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    Rerun: Don’t Forget to Slay the Dragon

    April 6, 2011 by Brandy Vencel

    This post first appeared on March 31, 2009. You can view the original here. It has been slightly edited from the original.

    *****

    For we are His workmanship, created in Christ Jesus for good works, which God prepared beforehand so that we would walk in them.

    Ephesians 2:10

    Some of us are born into trying times. I, for one, often wish I had lived during the latter part of King Arthur’s reign. This would be right after his defeat of the pagans, and right before the big battle in which he was killed. The Kingdom of Camelot, filled with virtuous knighthood, equity symbolized by round tables, and undeniably beautiful flowing dresses, is right up my alley.

    Just don’t remind me about the lack of running water.

    Another great time for living might have been after America had been established. The war in which she threw off the bounds of her unnatural subservience to England was over, and citizens were developing a new government based upon the created order.

    And there were still long flowing dresses, a definite plus.

    But I live now. We all do. I live in a time which is bringing the reversal of much that was accomplished by the Revolutionary War, where people in the last election cried out not for freedom, but for slavery to a ruler who might rule them in an unnatural, tyrannical way. A ruler who cares little for the Constitution which he vowed before the Creator to protect.

    My response is to alternately listen to {or read} the news and respond with rants and fear, or follow the model of my dear friend Lady Ostrich and stick my head in the sand.

    Ranting is interesting, but generally accomplishes little. And ostriches aren’t exactly known for changing the world.

    There is, of course, a monastic approach. This is one view of homeschooling in a nutshell. You take the legacy of great books, great minds, great thoughts, and you pass them down within the home, allowing little souls to marinate in virtue and nobility until a time when the world is again ready for greatness.

    And then there are those who are called to slay the dragon.

    Do you remember the scene in Lord of the Rings where Frodo says that he wishes he had never been given the ring? This is one of the few times where the movie nicely parallels the book. Gandalf’s sage advice is that men do not choose their times, but they do choose what to do with the times that have been given to them.

    Frodo was a dragon-slayer in a metaphorical sense, just as his forbear Bilbo had been in the literal sense.

    Ancient tales remind us not to forget to slay the dragon, even when we feel that longing for our heavenly home.

    Yesterday afternoon, I sat down and read Margaret Hodges’ Saint George and the Dragon to the children. I can’t believe I put off acquiring this book for so long, for it is a treasure to behold and a joy to read. The children were enchanted! Here is another echo of timeless sage advice, given to Saint George (the Red Cross Knight) in the midst of a long journey which he knows will end in a battle with a ferocious dragon:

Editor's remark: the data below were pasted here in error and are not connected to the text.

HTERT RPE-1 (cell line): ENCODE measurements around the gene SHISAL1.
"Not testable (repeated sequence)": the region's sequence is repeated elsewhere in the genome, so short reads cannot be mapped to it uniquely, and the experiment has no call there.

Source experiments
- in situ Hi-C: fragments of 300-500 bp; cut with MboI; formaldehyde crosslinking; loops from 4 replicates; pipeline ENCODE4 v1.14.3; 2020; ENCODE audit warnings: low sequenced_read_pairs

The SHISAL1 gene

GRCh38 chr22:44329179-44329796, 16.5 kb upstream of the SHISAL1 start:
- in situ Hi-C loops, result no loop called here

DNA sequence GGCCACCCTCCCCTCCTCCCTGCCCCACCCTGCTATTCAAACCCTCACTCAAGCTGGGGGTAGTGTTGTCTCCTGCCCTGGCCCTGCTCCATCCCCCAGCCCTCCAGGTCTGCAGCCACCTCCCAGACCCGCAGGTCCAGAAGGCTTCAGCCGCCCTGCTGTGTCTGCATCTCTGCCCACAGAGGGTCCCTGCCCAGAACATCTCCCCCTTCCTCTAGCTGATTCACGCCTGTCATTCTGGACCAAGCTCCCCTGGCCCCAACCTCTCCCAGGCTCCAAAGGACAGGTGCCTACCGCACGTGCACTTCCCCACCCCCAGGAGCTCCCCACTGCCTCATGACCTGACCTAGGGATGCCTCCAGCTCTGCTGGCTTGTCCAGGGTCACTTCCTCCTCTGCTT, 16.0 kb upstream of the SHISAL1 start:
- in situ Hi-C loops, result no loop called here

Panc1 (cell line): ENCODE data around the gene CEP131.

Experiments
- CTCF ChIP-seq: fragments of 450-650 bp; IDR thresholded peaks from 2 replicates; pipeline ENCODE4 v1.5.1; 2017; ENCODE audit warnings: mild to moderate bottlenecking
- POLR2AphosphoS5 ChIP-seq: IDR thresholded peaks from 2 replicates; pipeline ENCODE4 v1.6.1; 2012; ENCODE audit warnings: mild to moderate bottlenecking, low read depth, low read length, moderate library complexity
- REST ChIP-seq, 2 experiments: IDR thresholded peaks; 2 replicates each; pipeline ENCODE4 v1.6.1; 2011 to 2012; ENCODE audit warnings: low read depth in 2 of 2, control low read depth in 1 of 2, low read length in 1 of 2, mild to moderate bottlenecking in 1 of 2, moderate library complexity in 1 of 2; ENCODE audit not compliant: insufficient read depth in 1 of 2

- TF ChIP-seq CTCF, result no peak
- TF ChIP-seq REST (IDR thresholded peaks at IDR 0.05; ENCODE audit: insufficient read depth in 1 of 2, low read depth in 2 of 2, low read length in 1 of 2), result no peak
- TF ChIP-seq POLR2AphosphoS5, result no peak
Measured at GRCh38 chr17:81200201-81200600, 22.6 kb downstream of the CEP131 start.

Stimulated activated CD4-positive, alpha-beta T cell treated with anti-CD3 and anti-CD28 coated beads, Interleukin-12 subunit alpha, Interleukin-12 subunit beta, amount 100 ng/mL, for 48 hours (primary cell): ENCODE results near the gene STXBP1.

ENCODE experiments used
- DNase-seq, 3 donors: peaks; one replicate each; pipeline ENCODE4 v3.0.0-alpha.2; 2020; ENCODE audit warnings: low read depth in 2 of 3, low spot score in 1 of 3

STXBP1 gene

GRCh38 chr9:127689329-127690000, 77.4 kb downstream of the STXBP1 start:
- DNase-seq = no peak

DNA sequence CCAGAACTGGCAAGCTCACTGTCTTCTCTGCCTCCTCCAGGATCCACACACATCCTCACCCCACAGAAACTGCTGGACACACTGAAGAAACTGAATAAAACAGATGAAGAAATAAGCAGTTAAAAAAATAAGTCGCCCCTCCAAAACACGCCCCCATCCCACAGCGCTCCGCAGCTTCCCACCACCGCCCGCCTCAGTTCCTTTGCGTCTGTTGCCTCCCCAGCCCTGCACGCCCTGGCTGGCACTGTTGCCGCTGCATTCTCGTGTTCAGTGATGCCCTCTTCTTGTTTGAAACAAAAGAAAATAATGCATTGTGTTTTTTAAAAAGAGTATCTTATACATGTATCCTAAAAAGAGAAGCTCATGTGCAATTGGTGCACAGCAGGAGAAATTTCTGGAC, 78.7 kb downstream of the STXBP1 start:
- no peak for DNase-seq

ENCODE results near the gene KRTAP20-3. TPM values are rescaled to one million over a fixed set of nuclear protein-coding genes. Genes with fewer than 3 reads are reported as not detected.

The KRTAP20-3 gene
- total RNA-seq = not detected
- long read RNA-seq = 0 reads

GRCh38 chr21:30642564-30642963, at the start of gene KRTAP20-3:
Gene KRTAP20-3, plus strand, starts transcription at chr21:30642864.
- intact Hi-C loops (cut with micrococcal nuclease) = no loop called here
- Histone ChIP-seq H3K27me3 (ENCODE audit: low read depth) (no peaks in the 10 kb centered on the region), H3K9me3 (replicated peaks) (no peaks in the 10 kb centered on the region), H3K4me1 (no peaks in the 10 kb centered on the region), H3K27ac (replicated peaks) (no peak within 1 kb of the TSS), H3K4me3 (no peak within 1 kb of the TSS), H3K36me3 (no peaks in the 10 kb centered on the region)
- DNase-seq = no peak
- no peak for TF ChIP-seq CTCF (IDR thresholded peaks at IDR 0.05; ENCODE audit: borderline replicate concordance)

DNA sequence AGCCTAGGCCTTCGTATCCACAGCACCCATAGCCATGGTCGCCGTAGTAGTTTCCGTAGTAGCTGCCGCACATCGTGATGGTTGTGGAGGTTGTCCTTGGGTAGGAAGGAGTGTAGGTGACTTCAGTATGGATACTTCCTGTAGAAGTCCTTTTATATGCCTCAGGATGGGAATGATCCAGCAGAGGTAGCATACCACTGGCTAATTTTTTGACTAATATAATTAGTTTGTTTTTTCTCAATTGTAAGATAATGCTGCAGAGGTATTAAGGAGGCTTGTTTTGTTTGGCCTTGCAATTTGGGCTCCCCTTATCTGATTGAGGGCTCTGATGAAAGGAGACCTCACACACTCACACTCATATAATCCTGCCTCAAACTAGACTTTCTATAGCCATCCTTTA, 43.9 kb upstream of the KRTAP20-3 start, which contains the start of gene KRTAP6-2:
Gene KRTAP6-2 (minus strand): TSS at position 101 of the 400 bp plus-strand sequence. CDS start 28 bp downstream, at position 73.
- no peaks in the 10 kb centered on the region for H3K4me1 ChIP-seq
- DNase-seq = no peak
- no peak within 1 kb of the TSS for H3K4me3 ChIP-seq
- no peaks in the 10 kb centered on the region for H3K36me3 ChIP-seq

Saint George and the DragonAfter many days the path became thorny and led up a steep hillside, where a good old hermit lived in a little house by himself. While Una rested, the Red Cross Knight climbed with the hermit to the top of the hill and looked out across the valley. There against the evening sky they saw a mountaintop that touched the highest heavens. It was crowned with a glorious palace, sparkling like stars and circled with walls and towers and pearls and precious stones. Joyful angels were coming and going between heaven and the High City.

    Then the Red Cross Knight saw that a little path led up the distant mountain to that city, and he said, “I thought that the fairest palace in the world was the crystal tower in the city of the Fairy Queen. Now I see a palace far more lovely. Una and I should go there at once.”

    But the old hermit said, “The Fairy Queen has sent you to do brave deeds in this world. That High City that you see is in another world. Before you climb the path to it and hang your shield on its wall, go down into the valley and fight the dragon that you were sent to fight.”

    Sometimes, when a fierce dragon is staring us in the face, we are tempted to skip the fight and venture off in search of the High City. The High City is our ultimate destination, to be sure. But first, we have work to do. This life isn’t all that there is, but it matters nonetheless.

    Words from the wise: Don’t forget to slay the dragon.

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    1 Comment

  • Reply Silvia April 6, 2011 at 6:27 pm

    I would say wonderful post if it had not ruined the surprise of what a monastic approach is.
    I also thought about the dresses. Actually I thought about skirts and layers. I thought that was a sign of a poetic era versus the modern bloomers and postmodern jeans.
    But I also believe that the surgical organized (and luxurious) reclaim of vintage clothing from the white picture perfect chic blogs, even if it is hosted by a minority, it is not poetic. They still belong to Beverly Hills. My worn good will store jeans will be more in this line!
    Do you know that I did not have this book and I was going to make without it next year when I got it for 50 cents new at the good will store?

    Very nourishing, as always!

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